Home Content Writing How writing about Christianity informed a new novel

How writing about Christianity informed a new novel


He steered clear of doubt for decades. Young, he was religious as a way to avoid confronting his sexuality; older, he had Marxism, but rejected that too because of its tragic consequences. So he laughs and says it would be ludicrous for him to speak from a position of surety because he has been wrong for so many years of his life. Now he values what he calls an old anarchist position, standing on the outside.

He didn’t dive straight into with that new-found respect for doubt. In fact, he started a novel that was to be called Resentment in which he was trying to make sense of the politics of identity and the politics of outrage. It was a project doomed to be trapped in its own mire.

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Tsiolkas and his partner, Wayne, were in Britain for the publication of Damascus there and then headed to Scotland – “one of our favourite places” – to celebrate their 35th anniversary. “We get to London and we’re hugging and embracing friends and going out to dinner and then in seven days there is this pandemic that is gripping the world.”

They were on the Isle of Bute when they realised that things were going to get pretty grim and scrambled to get on a flight a few days later back to Melbourne. Two days later in home quarantine Tsiolkas came to the conclusion that Resentment was “dead on the page” and began , committing to write 800 words a day. It was started on March 20 and a first draft finished early October: “It became a way of creating some discipline in the madness of the pandemic and everything that was going on.“

The story about Paul that the writer is telling is one Tsiolkas has been thinking about for years. “I’ve not ever found the right form for it. If I go into my files there are screenplays, plays, short stories, a novel that I’ve started, always called Sweet Thing.

“I saw the ending as a film. He comes back from the US and he’s devastated. I didn’t know what he’d experienced there except that it had to do with family, but I had this scene that I’d directed in my head … and the song comes on and he starts crying. In a way I found myself going back from there.”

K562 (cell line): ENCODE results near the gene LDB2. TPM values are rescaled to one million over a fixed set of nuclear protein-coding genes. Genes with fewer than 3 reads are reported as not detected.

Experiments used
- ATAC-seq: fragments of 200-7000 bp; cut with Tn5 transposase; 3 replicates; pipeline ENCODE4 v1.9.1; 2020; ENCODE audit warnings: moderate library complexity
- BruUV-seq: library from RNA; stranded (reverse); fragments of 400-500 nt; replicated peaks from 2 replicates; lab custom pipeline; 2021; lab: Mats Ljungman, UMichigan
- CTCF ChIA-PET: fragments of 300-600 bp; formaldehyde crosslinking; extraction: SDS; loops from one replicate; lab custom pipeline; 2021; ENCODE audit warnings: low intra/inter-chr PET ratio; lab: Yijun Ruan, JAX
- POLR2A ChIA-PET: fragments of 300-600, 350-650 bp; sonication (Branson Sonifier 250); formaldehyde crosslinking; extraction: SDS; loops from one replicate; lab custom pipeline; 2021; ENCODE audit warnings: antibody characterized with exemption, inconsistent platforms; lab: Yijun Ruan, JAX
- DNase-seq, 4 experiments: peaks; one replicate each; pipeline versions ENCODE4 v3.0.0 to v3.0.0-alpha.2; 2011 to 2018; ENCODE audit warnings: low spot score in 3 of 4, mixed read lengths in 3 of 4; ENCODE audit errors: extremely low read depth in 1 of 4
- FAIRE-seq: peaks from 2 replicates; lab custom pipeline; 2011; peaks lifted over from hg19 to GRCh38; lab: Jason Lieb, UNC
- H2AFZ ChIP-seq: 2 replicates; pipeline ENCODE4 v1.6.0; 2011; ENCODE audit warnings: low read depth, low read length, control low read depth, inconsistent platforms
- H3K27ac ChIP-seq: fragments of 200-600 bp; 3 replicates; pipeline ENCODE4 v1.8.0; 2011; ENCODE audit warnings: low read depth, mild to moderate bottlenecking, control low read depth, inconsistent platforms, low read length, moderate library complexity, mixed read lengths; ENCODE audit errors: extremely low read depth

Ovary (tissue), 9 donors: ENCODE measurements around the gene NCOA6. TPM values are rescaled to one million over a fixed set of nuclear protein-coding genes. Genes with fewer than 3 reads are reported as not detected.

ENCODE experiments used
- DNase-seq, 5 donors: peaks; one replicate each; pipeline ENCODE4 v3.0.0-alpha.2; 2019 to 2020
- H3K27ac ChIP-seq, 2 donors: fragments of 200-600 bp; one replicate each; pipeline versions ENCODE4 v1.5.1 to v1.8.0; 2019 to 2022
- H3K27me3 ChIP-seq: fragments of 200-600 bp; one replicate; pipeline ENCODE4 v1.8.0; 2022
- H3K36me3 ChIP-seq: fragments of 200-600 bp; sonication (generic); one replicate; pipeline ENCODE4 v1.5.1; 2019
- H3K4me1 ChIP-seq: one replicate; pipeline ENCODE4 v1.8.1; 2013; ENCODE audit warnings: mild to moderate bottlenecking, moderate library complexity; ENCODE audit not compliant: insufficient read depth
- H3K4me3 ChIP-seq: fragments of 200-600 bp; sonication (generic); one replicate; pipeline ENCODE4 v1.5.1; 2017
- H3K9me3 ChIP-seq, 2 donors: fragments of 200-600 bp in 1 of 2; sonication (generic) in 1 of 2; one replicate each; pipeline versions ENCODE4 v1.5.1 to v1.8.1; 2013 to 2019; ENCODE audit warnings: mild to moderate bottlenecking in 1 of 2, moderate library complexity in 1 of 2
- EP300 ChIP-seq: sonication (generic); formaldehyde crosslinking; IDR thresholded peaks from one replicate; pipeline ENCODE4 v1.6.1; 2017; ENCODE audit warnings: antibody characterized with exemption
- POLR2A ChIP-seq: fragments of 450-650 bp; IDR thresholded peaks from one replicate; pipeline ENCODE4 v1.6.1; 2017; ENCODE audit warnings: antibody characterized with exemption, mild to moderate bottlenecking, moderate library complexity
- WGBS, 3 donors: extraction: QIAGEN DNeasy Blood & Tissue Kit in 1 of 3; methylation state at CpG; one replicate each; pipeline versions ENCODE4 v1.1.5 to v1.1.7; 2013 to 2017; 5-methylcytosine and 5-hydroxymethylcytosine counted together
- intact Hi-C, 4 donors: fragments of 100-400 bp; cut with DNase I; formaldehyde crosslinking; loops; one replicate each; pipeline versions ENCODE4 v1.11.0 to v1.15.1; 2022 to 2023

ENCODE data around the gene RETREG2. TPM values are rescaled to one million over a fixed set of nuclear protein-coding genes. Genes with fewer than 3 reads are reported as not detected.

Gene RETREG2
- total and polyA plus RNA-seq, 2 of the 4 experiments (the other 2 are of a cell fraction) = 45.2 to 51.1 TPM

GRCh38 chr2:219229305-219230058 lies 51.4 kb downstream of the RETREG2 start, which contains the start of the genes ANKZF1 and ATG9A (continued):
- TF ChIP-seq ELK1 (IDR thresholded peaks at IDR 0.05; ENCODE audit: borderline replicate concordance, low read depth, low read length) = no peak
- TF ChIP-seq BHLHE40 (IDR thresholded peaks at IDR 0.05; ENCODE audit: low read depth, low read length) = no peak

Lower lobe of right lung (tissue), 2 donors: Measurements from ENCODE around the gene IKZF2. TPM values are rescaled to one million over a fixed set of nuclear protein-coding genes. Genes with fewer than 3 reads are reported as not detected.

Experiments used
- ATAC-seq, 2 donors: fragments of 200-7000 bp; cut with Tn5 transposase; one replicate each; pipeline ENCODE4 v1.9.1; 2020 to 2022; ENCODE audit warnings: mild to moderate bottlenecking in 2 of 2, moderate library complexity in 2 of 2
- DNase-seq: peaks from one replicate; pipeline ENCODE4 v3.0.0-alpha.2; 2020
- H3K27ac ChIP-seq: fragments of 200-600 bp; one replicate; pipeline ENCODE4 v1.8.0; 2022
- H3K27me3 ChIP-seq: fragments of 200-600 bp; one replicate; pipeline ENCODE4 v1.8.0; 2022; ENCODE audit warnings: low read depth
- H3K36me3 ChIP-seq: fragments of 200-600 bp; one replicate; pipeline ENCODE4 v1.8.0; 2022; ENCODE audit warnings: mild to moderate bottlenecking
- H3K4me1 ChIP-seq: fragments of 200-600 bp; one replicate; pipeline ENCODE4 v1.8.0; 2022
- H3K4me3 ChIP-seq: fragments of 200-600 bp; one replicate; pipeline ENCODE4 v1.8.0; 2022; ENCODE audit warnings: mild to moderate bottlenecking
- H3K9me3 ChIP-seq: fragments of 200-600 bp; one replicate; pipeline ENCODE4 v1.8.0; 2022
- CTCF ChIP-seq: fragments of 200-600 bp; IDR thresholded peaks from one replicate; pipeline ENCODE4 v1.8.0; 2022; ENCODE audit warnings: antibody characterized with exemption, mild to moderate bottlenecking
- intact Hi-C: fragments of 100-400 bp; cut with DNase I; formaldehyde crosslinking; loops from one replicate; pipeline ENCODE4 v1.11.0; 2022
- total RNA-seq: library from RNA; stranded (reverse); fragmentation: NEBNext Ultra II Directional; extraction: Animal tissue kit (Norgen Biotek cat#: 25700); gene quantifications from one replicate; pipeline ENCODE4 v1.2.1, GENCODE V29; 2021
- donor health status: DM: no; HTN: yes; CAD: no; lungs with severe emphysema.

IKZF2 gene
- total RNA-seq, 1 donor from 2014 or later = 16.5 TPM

So if doubt is driving the novel, the key ingredients are the erotic, beauty and class. Everything begins with the erotic, say both the character and the author.

He writes about his earliest sense for it, observing his uncle – “I honour him for initiating me into manhood by idealising him as the perfect man” – and the smell of a fellow migrant friend of his father who lives with the family, and shows how it and they feed into his characters. It’s fascinating about the process of writing fiction and fascinating for our insights into Tsiolkas’ own life.

He is a warm man, generous with his hugs and his time, quick to smile broadly and laugh. When he discusses his work – and his life – he does so with candour and care. After his first three novels, he thought he would probably continue working part-time at a veterinary clinic and writing, but The Slap changed all that and allowed him to write full time. What he didn’t like about its huge success was the feeling that he had to create a persona. “That is absolutely why I’m not on social media and I don’t like that aspect,” he says. “I feel shamefaced about it, that notion that you’re being looked at. I think that is both a false place and it is a vain place and a vanity that can be quite destructive.”

But there are positives: “It’s actually an incredible freedom. Can you write a book like 7½ if you don’t have it? You can, but will it be published, will it be reviewed?”

A few days after our chat, Tsiolkas won the $60,000 Melbourne Prize for his body of work – seven novels, a collection of short stories, plays, film scripts and essays. I had asked him whether he would ever stop writing? “I was talking to Michelle de Kretser about this and she wondered if there were only a finite number of books in us. I can’t imagine not writing.”

He refers to Monet’s late work “where you hone your work to something so simple, and I wonder if there isn’t something worth thinking about for someone like myself in that kind of example.

“I loved David Malouf’s Ransom and there’s something to me about the simplicity in telling that story. It’s one of our great novels and really underrated. Malouf is to me someone who is an exemplar. I look up to him and go, ‘You’ve walked a path that I really respect’.”

is published by Allen & Unwin.

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